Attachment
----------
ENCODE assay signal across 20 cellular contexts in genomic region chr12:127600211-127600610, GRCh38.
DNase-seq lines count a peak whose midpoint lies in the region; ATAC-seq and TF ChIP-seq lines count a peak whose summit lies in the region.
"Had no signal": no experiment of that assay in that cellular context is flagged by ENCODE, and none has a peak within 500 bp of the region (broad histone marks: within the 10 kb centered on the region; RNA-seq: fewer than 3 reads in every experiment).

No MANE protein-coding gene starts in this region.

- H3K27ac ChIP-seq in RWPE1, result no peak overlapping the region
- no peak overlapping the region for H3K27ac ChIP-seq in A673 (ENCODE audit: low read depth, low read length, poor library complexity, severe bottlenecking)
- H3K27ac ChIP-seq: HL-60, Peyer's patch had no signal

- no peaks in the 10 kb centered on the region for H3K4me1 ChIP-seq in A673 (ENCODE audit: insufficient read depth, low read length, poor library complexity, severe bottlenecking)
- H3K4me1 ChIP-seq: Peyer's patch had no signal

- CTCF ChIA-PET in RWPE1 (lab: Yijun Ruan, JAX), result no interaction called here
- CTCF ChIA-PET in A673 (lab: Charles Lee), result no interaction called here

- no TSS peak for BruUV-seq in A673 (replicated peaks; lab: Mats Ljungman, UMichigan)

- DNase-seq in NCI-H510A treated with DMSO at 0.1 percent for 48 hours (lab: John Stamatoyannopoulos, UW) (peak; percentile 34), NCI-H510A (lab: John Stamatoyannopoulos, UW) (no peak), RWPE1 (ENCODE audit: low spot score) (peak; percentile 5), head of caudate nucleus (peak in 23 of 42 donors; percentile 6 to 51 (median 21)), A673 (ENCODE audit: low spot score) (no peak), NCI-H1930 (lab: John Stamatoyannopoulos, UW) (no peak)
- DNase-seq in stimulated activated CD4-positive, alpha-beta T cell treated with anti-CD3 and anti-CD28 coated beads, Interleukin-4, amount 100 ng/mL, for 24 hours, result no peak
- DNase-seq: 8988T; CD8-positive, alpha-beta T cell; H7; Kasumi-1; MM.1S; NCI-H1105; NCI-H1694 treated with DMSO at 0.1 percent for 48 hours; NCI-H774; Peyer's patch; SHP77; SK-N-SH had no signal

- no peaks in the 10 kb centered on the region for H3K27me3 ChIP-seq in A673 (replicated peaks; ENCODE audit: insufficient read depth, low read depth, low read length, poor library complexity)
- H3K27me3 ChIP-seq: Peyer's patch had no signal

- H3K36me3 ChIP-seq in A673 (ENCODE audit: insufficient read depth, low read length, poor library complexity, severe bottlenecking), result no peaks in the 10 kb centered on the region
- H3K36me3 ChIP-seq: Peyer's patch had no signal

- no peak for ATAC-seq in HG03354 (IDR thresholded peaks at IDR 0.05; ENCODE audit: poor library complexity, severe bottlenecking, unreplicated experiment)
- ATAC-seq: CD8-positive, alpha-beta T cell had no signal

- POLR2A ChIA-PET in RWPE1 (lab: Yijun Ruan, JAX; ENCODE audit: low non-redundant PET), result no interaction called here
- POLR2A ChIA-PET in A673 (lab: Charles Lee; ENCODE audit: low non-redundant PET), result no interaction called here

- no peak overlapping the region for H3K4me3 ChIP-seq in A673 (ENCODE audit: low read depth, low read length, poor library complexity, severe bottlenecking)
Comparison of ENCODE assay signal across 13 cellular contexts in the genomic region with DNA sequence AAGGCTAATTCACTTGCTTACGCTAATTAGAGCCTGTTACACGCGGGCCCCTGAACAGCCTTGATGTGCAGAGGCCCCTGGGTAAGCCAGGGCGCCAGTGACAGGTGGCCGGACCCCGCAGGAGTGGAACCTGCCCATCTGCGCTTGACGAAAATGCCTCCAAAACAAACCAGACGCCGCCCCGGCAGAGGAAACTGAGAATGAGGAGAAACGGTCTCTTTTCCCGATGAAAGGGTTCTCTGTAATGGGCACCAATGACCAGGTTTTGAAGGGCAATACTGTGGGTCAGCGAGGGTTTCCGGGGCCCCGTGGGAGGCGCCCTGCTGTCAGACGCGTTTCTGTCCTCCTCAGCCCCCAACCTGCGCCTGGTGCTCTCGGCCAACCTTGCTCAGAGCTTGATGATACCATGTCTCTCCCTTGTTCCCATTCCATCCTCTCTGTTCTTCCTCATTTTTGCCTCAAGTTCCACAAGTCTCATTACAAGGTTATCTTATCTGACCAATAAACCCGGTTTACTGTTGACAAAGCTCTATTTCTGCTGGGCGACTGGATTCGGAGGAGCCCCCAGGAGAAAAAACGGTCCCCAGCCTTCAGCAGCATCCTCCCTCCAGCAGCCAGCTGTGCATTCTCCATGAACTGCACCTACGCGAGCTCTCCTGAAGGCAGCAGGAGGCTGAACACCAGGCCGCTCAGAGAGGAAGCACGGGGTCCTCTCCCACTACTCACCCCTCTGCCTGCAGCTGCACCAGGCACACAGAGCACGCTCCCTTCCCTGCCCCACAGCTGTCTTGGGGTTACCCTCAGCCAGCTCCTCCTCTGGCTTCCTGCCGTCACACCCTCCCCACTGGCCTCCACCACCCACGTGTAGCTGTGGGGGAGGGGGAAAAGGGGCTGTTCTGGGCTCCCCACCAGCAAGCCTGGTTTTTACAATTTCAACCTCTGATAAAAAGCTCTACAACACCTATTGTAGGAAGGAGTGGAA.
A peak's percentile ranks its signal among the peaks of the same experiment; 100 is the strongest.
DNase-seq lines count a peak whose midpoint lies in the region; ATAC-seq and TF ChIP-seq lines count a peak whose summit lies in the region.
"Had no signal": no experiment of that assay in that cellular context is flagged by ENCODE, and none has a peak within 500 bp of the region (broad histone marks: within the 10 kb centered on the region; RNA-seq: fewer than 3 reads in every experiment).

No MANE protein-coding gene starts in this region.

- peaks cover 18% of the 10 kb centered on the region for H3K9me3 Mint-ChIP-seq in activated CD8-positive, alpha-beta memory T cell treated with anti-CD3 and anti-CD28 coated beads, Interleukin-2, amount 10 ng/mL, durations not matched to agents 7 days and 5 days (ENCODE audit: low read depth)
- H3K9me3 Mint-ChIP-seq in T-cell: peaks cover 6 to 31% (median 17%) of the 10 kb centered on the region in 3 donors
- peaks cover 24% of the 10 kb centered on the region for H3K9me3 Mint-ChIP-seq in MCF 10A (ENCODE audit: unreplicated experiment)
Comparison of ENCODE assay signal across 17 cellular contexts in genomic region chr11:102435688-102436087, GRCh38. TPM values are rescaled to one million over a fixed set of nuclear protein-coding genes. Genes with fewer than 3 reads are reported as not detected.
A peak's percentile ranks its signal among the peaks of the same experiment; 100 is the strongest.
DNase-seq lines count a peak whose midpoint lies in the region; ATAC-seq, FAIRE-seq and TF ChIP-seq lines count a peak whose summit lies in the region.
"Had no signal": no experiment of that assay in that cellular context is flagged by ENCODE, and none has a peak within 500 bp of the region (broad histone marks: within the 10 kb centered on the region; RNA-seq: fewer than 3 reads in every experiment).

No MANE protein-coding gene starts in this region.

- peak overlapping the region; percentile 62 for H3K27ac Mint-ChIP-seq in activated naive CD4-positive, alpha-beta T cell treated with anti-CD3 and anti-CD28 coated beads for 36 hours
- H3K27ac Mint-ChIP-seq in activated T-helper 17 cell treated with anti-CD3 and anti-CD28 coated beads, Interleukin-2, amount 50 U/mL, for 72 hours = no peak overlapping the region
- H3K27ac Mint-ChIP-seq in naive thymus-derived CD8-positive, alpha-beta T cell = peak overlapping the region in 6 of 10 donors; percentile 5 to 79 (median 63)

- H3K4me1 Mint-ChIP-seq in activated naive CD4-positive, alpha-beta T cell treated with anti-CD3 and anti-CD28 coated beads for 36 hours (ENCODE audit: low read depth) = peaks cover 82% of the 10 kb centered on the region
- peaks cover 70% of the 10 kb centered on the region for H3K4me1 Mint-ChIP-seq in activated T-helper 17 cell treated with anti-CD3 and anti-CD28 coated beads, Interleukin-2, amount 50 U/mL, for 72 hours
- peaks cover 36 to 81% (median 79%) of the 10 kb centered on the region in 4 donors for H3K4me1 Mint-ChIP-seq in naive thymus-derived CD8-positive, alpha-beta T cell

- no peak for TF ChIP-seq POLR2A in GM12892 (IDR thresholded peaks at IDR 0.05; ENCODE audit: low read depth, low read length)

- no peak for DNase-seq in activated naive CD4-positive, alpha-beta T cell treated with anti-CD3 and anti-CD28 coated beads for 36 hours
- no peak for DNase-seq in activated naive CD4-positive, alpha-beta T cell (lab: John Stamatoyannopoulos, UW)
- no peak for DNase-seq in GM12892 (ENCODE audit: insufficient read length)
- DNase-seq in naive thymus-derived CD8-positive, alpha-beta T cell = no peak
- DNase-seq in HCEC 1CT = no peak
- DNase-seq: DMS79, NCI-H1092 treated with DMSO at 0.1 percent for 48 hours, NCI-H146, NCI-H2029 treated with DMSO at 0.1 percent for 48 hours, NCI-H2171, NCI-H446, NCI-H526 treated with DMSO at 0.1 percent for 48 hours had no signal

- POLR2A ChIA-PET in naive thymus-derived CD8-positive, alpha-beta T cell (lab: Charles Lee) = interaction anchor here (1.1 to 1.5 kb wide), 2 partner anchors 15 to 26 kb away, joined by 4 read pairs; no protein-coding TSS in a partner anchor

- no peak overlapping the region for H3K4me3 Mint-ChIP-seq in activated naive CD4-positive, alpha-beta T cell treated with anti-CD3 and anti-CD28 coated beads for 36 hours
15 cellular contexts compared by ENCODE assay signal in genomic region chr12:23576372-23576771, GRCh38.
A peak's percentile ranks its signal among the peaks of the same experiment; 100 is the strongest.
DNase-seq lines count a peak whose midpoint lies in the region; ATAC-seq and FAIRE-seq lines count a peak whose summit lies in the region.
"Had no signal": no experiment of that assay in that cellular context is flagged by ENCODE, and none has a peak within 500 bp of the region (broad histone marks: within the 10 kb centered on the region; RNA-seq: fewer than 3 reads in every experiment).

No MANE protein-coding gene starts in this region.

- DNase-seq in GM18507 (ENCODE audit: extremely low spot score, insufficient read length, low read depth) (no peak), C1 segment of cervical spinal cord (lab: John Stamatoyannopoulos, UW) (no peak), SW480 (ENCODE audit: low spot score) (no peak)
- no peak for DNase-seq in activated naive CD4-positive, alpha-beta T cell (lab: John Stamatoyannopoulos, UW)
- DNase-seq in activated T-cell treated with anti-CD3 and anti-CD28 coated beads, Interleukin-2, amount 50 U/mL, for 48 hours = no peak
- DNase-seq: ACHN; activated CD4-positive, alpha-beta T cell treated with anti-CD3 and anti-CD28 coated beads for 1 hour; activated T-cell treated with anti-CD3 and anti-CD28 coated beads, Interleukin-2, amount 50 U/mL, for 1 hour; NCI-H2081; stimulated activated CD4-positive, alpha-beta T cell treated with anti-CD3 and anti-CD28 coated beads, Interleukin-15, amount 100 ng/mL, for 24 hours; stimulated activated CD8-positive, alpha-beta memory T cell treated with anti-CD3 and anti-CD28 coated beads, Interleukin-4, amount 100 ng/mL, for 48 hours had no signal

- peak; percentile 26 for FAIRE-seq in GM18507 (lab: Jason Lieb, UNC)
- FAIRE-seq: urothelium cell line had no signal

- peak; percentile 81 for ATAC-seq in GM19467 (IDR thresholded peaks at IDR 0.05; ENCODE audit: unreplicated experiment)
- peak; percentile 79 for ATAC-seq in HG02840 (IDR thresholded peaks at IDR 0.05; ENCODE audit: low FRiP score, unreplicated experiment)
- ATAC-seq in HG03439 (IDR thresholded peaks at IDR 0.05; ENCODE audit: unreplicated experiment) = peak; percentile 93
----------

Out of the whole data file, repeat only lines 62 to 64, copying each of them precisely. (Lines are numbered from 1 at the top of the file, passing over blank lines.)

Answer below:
- peak; percentile 26 for FAIRE-seq in GM18507 (lab: Jason Lieb, UNC)
- FAIRE-seq: urothelium cell line had no signal

- peak; percentile 81 for ATAC-seq in GM19467 (IDR thresholded peaks at IDR 0.05; ENCODE audit: unreplicated experiment)